Okay, let's get the major screw up out of the way first. Like the cobbler who fails to provide his kids with footwear, this writer of more than 100 travel stories a year failed to get his kids' passports together for a weeklong multigenerational trip to Sayulita, Mexico, forcing him to cancel the trip, an especially aggravating gaffe considering said travel writer's partner is a sun-starved school administrator with limited vacation windows. (I take no offense if you pause reading right here and check on your family's passports, especially your children's, since they expire every five years and not ten years like adults.)
Seems everyone possesses a tragic passport story. A Hollywood director friend of mine was in Hawaii en route to Asia to promote a film when he discovered his passport had expired. (His studio managed to 'make things happen.') A travel writing colleague admitted he'd twice let his passport fall to within six months of expiration, a gap considered too short for entry by many countries. Another told me she had to fork out almost $500 to renew in 24 hours due to a valuable debut assignment with a major newspaper.
But my point isn't to dwell on this honest, if ignorant and guild-ridden, mistake. (Have you checked your expiration date yet or visited www.travel.state.gov/passports to check changes in regulations?) Mistakes happen, often resulting in new opportunities to explore a long ignored region or see friends with whom we just haven't found the time.
I intended to try somewhere new and reconnect with friends when I exchanged our tickets (incurring a $75 per ticket fee) to Puerto Vallarta for cheaper flights to Southern California. Once on the ground - and in the sun- we'd explore Ventura County and a bit of Santa Barbara, an oft overlooked region with great beaches, a huge state park and one of the nicest shopping streets on the west coast.
Ventura County proved an excellent last minute excursion offering enough sun, mid-60's temps, beach and recreation that my mind forgot my guilt at least twice. I've heard about this underrated area for years but never made the time to check it out. What I discovered is definitely worth repeating.
We spent our first night in Ojai, a Spanish colonial town adjacent to the stunning Los Padres National Forest, that has long served as a weekend getaway destination for Los Angelinos in the same way folks in San Francisco trek up to Napa Valley. The relaxed pace here provides an excellent anodyne for the harried lifestyle velocity speeding along the freeways just 90 minutes south.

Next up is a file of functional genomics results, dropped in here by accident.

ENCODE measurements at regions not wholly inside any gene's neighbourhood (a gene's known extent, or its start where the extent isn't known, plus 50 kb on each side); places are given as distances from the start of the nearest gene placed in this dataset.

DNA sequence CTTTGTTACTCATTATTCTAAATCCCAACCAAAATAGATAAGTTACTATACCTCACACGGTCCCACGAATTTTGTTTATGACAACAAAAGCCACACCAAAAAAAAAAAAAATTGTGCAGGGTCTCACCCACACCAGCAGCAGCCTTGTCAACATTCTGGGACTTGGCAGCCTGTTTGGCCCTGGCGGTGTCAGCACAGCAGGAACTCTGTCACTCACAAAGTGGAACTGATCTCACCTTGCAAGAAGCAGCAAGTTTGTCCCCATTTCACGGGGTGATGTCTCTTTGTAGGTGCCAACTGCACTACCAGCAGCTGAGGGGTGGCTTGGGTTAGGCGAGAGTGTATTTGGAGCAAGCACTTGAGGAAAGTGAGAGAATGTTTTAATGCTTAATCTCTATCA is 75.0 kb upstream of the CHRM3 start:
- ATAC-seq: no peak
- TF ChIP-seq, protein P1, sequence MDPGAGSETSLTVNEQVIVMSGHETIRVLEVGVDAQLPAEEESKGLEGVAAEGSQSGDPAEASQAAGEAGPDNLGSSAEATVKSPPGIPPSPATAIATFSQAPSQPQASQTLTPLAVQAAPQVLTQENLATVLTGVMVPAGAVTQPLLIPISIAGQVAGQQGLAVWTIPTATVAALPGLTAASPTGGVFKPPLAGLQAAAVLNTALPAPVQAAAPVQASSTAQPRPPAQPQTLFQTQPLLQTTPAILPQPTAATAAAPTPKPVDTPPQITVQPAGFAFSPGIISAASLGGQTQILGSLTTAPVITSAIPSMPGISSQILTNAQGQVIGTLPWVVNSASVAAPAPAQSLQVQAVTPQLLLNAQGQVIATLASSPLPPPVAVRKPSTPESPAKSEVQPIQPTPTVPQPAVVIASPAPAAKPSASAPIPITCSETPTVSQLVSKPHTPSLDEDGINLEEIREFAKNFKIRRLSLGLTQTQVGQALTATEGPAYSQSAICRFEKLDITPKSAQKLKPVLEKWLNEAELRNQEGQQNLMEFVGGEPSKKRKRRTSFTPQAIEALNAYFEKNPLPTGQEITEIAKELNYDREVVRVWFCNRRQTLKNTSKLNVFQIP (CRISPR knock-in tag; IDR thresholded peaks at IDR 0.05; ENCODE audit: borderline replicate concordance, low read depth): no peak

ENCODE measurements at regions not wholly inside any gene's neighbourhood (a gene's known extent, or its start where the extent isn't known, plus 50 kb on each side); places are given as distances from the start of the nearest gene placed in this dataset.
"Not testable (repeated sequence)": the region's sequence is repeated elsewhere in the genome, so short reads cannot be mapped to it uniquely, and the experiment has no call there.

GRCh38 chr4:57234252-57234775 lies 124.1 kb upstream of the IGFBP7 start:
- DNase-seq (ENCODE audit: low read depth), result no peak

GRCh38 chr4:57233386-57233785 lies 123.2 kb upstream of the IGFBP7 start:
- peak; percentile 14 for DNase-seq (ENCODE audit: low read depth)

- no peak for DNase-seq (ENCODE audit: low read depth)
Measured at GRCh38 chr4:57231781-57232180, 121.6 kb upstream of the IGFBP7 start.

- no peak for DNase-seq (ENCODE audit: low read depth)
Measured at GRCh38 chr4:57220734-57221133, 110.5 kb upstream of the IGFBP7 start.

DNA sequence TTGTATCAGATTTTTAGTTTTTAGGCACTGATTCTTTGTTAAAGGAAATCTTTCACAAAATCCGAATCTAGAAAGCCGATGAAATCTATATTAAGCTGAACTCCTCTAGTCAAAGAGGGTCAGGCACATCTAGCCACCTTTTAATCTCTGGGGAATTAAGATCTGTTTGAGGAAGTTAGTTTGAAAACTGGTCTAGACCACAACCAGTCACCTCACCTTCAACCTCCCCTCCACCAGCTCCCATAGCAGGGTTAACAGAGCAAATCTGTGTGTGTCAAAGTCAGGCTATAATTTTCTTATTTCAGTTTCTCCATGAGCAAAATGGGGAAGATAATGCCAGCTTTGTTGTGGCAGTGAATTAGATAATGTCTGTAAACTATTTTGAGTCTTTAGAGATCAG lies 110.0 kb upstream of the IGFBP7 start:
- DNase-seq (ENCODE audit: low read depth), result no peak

Several inns and B&Bs accommodate visitors here, who arrive to hike in the 2,000,000-acre national forest, sample strong local wines, and dine within impressive restaurants. In keeping with our 'in a pinch' theme, I purchased an outstanding Casa Barranca chardonnay at the local Chevron station to share with my L.A. based favorite nephew, a bonus encounter.
We spent our first night in the Blue Iguana Inn, a Spanish colonial compound that offers a variety of accommodations, including some secluded bungalows perfectly situated for family reunions, wedding parties or a gathering of friends. The front rooms, appointed in a warm, wilderness lodge style, reside close to the road so reserve early to request rooms toward the back of the property.
I love a restaurant with a story and Azu in downtown Ojai tells a good tale as a former bakery that has evolved into a popular restaurant with three rooms and an expansive back patio serving tapas like Seafood Bilbao, shrimp, portabella mushrooms and asparagus pan sautéed in a Portuguese crushed red pepper sauce. The restaurant, which still contains the original baking oven, grows livelier as the night deepens; nobody appears especially eager to depart the convivial ambience.
I'd have joined the surrounding tables in a three-hour dinner until my slouching boys reminded me this has already been a very long day of an exhausting weekend. (They would magically catch a second wind when we returned to the hotel.)We would head to Santa Barbara tomorrow to check out one of the grand dames of Southern California's bungalow-styled hotels - The Biltmore Four Seasons. Stay tuned.